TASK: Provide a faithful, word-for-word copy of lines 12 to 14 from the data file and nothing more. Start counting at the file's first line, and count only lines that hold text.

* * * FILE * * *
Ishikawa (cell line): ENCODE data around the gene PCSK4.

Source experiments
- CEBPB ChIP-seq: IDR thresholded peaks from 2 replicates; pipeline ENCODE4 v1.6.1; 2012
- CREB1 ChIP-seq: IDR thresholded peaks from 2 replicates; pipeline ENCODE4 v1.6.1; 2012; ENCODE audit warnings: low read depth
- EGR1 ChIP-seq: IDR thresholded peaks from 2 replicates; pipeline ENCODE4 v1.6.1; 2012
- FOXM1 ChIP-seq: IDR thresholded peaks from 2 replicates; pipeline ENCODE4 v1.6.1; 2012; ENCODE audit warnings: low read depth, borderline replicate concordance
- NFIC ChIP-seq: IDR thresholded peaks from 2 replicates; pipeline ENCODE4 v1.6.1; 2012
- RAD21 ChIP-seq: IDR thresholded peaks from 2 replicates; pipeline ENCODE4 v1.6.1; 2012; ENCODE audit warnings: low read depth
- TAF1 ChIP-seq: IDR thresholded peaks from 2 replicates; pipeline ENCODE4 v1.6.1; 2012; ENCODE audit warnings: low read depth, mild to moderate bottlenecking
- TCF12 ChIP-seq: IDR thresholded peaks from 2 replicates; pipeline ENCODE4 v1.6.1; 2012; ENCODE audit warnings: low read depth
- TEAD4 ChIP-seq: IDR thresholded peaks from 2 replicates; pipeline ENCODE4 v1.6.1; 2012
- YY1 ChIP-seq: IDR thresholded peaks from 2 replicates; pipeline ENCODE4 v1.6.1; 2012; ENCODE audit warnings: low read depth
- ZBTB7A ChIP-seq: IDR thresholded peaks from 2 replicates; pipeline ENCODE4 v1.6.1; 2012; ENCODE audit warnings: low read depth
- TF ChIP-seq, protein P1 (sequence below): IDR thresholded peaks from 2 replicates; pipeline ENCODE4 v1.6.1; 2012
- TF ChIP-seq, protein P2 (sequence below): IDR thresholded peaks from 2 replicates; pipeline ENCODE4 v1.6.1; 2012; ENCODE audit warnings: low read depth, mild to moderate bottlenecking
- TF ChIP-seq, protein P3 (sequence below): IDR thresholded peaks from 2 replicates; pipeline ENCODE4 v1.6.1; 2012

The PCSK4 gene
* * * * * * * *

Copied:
- YY1 ChIP-seq: IDR thresholded peaks from 2 replicates; pipeline ENCODE4 v1.6.1; 2012; ENCODE audit warnings: low read depth
- ZBTB7A ChIP-seq: IDR thresholded peaks from 2 replicates; pipeline ENCODE4 v1.6.1; 2012; ENCODE audit warnings: low read depth
- TF ChIP-seq, protein P1 (sequence below): IDR thresholded peaks from 2 replicates; pipeline ENCODE4 v1.6.1; 2012